Lord of the Rings: The Rings of Power Eps 3 from Amazon Prime #Review #TheRingsofPower

Lord of the Rings: The Rings of Power Episode 3

Amazon Prime, 2022

Reviewed by Steven Poore

One of the best things that the previous episode of this new series did was to introduce us anew to the under-earth realms of Tolkien’s Dwarves. Previously we had encountered them only as multi-levelled, poorly-lit dungeons populated by hungry Orcs and Mephistophelian remnants of Sauron’s power, or as the golden-floored lair of the great Dragon Smaug. But all of that came at the end of the Third Age, and the showrunners here gave us a glimpse of the Second Age in all its pomp and prime. Now, cannily, the story casts the Dwarves aside and leaves us wanting more, and instead shows us another of the wonders of Middle Earth – Numenor, the high civilisation of Men.

            Brought to Numenor after spending much of the last episode adrift on a makeshift raft, Morfydd Clark’s Galadriel begins to find a focus for her anger and desire to beat Sauron. Clark isn’t afraid to stand tall against the Numenorians and you can see her pitching ahead to the far older, wearier Third Age Galadriel. Numenor itself is an impressive combination of glorious CGI and practical sets, the switching between them more seamless than in last year’s Wheel of Time. Constructed on hillsides so that it combines elements of Constantinople, Alexandria, and Rio de Janeiro (especially with the great statues overlooking the city), the Numenorians seem understandably prideful and arrogant in their disdain for the alliances of the past. You can almost see the pride before the fall, however…

            Contrasted against Numenor, Charlie Vickers plays Halbrand (a Man of the Southlands who rescued Galadriel last episode) as an archetypical snake-in-the-grass rogue, but his character is sharper than he appears. He’s there primarily to spark against Galadriel, but the shadows he casts in this episode help to accentuate the contrast between Numenor and the apparently more treasonous Southlands kingdoms.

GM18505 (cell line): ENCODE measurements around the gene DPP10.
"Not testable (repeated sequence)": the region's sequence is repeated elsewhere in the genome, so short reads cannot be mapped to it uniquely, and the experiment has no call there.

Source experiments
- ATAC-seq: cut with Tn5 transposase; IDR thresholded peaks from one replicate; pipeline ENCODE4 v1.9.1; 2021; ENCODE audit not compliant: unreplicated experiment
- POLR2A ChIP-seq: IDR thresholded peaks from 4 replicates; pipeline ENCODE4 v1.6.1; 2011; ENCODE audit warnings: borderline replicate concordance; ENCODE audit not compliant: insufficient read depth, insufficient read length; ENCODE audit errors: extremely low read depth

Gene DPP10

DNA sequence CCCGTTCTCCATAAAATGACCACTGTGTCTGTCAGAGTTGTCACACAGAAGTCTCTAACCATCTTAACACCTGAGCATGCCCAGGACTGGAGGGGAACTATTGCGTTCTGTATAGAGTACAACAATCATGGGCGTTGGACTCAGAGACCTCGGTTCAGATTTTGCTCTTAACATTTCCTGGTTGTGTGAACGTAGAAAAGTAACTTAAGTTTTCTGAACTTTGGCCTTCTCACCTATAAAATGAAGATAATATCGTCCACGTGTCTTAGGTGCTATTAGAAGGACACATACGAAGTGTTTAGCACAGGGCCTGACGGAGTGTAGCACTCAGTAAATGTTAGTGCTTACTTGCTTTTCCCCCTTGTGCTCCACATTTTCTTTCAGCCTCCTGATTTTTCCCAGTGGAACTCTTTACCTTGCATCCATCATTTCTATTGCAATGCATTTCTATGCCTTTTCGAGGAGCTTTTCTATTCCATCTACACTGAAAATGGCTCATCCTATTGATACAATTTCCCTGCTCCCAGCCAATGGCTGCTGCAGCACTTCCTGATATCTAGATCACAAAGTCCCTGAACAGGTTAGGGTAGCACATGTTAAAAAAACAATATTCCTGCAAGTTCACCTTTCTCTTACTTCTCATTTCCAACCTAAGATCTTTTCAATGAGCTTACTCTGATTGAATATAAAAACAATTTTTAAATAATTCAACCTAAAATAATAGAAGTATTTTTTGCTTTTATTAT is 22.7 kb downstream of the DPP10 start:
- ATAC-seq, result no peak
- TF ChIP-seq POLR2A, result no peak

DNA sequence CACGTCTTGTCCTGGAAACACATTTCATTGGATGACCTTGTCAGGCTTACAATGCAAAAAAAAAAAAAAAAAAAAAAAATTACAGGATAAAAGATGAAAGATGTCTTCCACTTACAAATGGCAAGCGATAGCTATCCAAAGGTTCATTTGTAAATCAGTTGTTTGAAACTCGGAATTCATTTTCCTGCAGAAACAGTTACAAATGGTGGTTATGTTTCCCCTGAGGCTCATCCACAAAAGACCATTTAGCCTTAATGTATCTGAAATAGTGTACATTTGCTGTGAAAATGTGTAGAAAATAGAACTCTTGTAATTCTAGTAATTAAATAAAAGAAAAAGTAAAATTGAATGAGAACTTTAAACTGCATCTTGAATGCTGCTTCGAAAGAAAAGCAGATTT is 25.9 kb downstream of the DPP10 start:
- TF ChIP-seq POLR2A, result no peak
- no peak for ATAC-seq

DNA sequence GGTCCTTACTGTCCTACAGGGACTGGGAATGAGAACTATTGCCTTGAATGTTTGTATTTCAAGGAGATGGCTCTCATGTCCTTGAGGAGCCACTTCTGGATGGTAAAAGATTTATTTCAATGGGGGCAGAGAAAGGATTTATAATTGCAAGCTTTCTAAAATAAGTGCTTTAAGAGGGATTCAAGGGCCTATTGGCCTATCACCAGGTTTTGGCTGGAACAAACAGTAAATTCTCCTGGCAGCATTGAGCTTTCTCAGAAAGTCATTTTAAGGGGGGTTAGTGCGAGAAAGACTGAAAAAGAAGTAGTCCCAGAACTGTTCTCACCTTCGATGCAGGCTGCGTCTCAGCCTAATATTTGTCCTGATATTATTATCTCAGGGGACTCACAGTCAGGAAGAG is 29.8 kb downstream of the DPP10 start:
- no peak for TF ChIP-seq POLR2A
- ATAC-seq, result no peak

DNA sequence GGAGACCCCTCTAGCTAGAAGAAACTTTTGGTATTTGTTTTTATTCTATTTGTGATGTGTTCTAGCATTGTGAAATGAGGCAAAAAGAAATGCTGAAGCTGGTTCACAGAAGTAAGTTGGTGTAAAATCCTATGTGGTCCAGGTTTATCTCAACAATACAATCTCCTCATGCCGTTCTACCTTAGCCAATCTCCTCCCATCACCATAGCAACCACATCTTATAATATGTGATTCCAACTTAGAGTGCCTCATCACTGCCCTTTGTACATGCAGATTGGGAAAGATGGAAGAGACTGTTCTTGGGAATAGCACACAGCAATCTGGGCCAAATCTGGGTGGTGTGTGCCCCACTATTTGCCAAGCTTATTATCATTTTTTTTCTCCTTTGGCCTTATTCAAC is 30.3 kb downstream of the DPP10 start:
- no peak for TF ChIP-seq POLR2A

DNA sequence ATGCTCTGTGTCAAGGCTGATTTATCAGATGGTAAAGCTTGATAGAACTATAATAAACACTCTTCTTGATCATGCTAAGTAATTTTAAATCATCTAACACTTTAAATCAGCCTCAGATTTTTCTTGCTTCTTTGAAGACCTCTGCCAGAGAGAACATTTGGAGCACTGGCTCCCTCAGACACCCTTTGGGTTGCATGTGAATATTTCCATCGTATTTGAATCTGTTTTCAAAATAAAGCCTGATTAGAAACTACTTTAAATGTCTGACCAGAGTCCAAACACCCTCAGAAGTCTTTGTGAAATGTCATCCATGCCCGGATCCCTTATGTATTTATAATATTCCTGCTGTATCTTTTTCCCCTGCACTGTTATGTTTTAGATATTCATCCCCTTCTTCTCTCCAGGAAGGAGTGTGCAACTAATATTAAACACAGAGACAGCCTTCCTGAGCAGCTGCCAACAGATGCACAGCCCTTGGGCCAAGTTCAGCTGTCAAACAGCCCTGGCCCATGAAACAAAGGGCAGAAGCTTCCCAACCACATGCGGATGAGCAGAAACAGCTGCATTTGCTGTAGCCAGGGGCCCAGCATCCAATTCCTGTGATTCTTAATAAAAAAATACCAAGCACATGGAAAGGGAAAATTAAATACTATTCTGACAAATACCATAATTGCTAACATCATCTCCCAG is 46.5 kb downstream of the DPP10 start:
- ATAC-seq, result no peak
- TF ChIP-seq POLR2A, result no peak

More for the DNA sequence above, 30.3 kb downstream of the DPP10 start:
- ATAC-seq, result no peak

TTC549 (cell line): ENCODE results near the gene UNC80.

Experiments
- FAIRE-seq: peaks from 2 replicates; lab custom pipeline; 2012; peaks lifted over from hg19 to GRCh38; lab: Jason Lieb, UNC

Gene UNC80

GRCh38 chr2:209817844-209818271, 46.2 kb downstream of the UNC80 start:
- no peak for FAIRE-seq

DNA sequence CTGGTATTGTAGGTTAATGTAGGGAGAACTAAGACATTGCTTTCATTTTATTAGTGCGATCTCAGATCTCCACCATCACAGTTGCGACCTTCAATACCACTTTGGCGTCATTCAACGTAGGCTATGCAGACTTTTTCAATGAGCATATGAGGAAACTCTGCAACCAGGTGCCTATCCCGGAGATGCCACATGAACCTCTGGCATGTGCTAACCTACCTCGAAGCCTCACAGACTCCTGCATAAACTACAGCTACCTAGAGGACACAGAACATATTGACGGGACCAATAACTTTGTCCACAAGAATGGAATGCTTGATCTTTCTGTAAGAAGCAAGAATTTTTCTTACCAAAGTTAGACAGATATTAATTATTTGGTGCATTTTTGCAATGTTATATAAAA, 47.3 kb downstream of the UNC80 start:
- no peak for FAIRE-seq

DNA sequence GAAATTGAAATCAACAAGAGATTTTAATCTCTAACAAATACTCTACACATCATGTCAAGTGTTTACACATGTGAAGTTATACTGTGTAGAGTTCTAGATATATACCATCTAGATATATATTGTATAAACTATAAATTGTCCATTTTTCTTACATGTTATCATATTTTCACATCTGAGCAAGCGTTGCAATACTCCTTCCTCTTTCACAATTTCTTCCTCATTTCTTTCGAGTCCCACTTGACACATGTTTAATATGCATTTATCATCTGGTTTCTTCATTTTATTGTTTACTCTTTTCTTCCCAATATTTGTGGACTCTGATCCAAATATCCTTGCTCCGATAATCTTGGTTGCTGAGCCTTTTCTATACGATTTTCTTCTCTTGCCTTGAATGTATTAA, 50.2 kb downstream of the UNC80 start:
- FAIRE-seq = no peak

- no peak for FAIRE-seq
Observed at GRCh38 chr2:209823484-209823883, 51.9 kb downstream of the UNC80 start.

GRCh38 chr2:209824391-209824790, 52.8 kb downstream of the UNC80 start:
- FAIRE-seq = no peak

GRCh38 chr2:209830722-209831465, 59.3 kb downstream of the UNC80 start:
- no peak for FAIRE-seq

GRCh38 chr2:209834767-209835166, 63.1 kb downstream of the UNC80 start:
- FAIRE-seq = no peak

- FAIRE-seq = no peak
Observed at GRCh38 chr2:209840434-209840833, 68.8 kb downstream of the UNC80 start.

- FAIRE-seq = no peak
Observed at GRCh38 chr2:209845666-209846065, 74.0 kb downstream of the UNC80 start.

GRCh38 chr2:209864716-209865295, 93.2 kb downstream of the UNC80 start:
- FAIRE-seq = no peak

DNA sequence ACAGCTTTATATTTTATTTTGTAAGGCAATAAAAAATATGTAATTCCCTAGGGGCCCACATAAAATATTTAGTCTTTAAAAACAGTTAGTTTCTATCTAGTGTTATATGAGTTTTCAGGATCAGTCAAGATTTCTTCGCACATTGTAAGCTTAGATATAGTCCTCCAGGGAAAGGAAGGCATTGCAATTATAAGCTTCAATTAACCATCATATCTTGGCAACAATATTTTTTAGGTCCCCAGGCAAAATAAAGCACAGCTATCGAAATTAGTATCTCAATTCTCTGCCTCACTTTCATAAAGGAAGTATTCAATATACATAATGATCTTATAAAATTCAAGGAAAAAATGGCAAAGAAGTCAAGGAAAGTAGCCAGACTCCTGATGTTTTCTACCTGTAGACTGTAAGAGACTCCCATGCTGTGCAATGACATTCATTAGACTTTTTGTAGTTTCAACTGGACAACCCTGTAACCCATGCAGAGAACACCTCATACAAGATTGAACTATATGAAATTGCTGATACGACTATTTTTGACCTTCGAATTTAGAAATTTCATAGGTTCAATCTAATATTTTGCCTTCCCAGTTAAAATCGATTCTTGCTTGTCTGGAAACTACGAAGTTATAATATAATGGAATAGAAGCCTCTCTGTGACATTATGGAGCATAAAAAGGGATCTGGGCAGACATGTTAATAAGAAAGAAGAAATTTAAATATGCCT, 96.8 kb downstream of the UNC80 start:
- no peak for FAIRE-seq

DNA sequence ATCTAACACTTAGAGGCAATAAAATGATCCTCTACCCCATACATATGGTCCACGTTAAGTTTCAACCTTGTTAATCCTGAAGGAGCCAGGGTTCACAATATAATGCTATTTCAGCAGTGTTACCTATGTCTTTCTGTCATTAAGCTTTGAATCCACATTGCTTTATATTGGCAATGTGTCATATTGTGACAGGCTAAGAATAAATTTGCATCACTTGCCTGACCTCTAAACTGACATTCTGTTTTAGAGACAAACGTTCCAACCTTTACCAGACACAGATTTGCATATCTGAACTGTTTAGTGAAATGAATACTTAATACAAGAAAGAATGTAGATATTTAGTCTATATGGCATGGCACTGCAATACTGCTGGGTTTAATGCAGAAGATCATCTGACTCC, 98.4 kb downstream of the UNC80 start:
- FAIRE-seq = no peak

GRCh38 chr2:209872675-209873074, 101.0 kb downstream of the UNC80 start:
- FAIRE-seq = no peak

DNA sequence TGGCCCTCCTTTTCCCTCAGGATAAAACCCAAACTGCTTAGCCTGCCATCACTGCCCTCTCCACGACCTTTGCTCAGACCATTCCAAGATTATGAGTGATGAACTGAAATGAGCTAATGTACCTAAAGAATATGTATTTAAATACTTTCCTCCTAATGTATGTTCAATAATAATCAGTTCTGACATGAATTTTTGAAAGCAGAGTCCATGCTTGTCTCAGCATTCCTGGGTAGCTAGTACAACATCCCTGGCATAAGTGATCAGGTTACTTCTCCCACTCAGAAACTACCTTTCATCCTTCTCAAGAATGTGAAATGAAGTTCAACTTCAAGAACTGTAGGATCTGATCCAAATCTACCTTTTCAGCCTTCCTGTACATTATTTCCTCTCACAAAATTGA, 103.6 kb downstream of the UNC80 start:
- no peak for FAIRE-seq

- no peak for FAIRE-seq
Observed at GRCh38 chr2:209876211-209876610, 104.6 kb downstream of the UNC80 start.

In those Southlands meanwhile, Elven sentry Arondir endures captivity amongst a force of Orcs that are using slave labour to construct what appears to be a network of trenches and tunnels from which to raid and devastate the land. The callbacks to Tolkien’s own past as a soldier in the first World War are obvious, the trenches covered, crowded and chaotic. Against the politicking of Numenor, this is a more direct fight for survival, with a couple of impressive combat sequences that take care to steer clear of Legolas-like freestyle elephant-riding.

            And in the third narrative, concerning the almost Hobbits, the Harfoots, what started out as a cute and potentially too-twee pastoral vibe gains a much darker edge when the tribe begins its seasonal “migration” to fresher pastures. What we initially assumed was a strong community, pulling together for the benefit of all, turns out to have very little compunction in leaving behind those who can’t keep up with the pace that the caravan sets. And yet they ritually commemorate those unfortunates and joke nostalgically about them. Lenny Henry plays Sadoc as a man oblivious to the hypocrisy of his oratory, and it’s a damned good scene.

            This is smart, subtle fantasy using Tolkien’s framework of mythology to make hard and heartfelt points as well as revisiting the glory of the original Lord of the Rings trilogy. So far, it hasn’t put a (Har)foot wrong.